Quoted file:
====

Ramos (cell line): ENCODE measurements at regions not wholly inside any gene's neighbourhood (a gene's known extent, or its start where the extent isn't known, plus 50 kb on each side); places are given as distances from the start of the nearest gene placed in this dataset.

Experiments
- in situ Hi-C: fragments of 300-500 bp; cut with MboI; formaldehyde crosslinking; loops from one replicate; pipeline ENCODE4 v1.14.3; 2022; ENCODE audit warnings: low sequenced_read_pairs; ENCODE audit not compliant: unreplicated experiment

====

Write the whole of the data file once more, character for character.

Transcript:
Ramos (cell line): ENCODE measurements at regions not wholly inside any gene's neighbourhood (a gene's known extent, or its start where the extent isn't known, plus 50 kb on each side); places are given as distances from the start of the nearest gene placed in this dataset.

Experiments
- in situ Hi-C: fragments of 300-500 bp; cut with MboI; formaldehyde crosslinking; loops from one replicate; pipeline ENCODE4 v1.14.3; 2022; ENCODE audit warnings: low sequenced_read_pairs; ENCODE audit not compliant: unreplicated experiment